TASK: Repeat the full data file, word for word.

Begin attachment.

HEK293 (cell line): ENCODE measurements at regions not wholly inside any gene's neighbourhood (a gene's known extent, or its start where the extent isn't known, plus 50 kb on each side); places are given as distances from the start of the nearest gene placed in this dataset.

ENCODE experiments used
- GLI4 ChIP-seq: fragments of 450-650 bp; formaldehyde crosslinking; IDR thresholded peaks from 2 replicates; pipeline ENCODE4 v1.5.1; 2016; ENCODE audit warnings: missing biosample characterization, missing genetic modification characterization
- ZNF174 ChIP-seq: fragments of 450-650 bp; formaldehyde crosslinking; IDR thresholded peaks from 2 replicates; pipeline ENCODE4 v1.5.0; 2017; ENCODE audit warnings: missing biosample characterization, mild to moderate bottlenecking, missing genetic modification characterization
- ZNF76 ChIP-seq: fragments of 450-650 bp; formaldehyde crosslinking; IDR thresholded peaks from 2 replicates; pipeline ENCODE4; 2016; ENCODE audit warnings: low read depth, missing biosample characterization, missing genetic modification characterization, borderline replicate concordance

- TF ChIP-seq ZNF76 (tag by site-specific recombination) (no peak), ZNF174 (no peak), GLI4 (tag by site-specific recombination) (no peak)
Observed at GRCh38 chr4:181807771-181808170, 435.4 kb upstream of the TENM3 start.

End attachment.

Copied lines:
HEK293 (cell line): ENCODE measurements at regions not wholly inside any gene's neighbourhood (a gene's known extent, or its start where the extent isn't known, plus 50 kb on each side); places are given as distances from the start of the nearest gene placed in this dataset.

ENCODE experiments used
- GLI4 ChIP-seq: fragments of 450-650 bp; formaldehyde crosslinking; IDR thresholded peaks from 2 replicates; pipeline ENCODE4 v1.5.1; 2016; ENCODE audit warnings: missing biosample characterization, missing genetic modification characterization
- ZNF174 ChIP-seq: fragments of 450-650 bp; formaldehyde crosslinking; IDR thresholded peaks from 2 replicates; pipeline ENCODE4 v1.5.0; 2017; ENCODE audit warnings: missing biosample characterization, mild to moderate bottlenecking, missing genetic modification characterization
- ZNF76 ChIP-seq: fragments of 450-650 bp; formaldehyde crosslinking; IDR thresholded peaks from 2 replicates; pipeline ENCODE4; 2016; ENCODE audit warnings: low read depth, missing biosample characterization, missing genetic modification characterization, borderline replicate concordance

- TF ChIP-seq ZNF76 (tag by site-specific recombination) (no peak), ZNF174 (no peak), GLI4 (tag by site-specific recombination) (no peak)
Observed at GRCh38 chr4:181807771-181808170, 435.4 kb upstream of the TENM3 start.